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Significantly more women are now aware of reconstructive surgery options after mastectomies for breast cancer, following coverage of Angelina Jolie’s mastectomies in 2013.
The public’s awareness of reconstructive breast surgery options were boosted following media coverage of Angelina Jolie’s hereditary disposition to breast cancer and preventive double mastectomy in 2013. The results of a prospective, public survey were published earlier this week in Cancer.
Significantly more women were aware of reconstructive breast surgery options after mastectomies for breast cancer. About 20% of the 205 women polled communicated that their awareness and interest in breast cancer stemmed from the media coverage of Angelina Jolie. The survey results suggest that media coverage can improve the health IQ of the public.
“The results underscore the importance of a media-related impact for professionals in the health care sector, which can serve as a tipping point for raising awareness and improving knowledge concerning a specific disease among the general public,” wrote David Benjamin Lumenta, MD, of the department of surgery at the Medical University of Graz in Austria, and colleagues.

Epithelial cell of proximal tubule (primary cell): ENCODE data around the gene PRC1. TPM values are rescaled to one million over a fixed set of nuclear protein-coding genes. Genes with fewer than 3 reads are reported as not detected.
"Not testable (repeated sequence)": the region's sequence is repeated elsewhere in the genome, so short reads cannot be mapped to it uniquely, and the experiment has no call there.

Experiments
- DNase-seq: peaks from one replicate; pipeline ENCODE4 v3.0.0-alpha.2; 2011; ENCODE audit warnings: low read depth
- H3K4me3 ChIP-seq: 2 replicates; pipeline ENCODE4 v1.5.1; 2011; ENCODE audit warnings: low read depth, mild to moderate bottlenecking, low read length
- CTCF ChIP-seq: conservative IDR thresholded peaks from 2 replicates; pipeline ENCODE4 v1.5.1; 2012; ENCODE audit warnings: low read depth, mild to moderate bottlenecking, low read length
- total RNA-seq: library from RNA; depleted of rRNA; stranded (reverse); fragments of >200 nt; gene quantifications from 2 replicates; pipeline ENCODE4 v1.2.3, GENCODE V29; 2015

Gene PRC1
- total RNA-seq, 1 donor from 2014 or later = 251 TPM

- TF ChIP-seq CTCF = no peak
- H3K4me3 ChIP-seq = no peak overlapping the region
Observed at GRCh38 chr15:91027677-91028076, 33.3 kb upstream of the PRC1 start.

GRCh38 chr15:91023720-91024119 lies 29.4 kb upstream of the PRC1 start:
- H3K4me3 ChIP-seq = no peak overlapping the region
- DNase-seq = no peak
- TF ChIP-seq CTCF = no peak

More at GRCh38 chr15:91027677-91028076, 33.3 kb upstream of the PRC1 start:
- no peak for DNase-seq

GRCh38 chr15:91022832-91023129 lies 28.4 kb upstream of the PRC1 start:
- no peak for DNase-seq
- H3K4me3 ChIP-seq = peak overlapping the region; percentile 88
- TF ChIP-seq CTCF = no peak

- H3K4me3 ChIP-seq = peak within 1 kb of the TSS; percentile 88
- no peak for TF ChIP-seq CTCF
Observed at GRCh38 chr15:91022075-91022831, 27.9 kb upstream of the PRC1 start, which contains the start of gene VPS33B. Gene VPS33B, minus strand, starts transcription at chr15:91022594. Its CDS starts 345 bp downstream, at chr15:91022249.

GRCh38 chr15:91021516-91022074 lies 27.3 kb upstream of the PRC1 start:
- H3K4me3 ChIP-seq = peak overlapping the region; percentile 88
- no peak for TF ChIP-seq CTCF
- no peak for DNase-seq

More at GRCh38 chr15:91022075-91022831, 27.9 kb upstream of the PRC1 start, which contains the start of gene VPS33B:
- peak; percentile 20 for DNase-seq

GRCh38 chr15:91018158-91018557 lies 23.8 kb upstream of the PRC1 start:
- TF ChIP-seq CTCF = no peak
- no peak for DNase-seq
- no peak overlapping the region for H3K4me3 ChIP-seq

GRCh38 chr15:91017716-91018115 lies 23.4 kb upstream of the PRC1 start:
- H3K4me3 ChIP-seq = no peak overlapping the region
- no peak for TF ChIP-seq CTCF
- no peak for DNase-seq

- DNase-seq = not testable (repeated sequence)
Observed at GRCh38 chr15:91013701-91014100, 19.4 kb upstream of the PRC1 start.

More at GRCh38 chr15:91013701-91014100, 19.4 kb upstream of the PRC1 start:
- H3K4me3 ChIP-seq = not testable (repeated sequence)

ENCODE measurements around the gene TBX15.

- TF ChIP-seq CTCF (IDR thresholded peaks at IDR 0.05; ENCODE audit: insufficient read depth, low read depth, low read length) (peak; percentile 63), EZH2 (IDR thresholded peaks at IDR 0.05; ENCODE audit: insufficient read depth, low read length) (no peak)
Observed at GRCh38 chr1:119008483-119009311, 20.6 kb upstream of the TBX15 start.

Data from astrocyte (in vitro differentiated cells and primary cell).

Angelina Jolie publically spoke about being a BRCA1 germline mutation carrier and had a preventive double mastectomy in May 2013. To address how the media coverage of this affected awareness of genetic predisposition to breast cancer and surgical options, Lumenta and colleagues conducted two separate surveys of 1,000 individuals each. The participants were all women between the ages of 18 and 65. The first survey (poll 1) was conducted in May 2013 prior to the news coverage and the second (poll 2) was in June 2013, following the media coverage.
Awareness of breast reconstructive surgery in the first poll was 88.9% and increased to 92.6% following the media coverage (P = .004). There was also an increase in awareness that a patient’s own tissue could be used for the reconstruction (from 57.6% to 68.9%). Women were also more aware that the reconstruction can be done during the breast removal surgery (increase from 40.5% to 59.5%).
In poll 2, women said they preferred autologous (66.2%) compared to implant-based (8.2%) breast reconstructions. Another 25.6% indicated that they had no preference.
Twenty percent of women stated that the media’s coverage of Angelina Jolie’s news made them “deal more intensively with the topic of breast cancer.”
“The current study results indicate that it is important and feasible to obtain a snapshot of the general public’s awareness and the media-related influence on health care-related issues,” wrote the study authors.
Finally, the authors noted that the study was serendipitous and enabled them to “conduct the prospective media-related effect of breast cancer treatment awareness in the female general public for the first time.”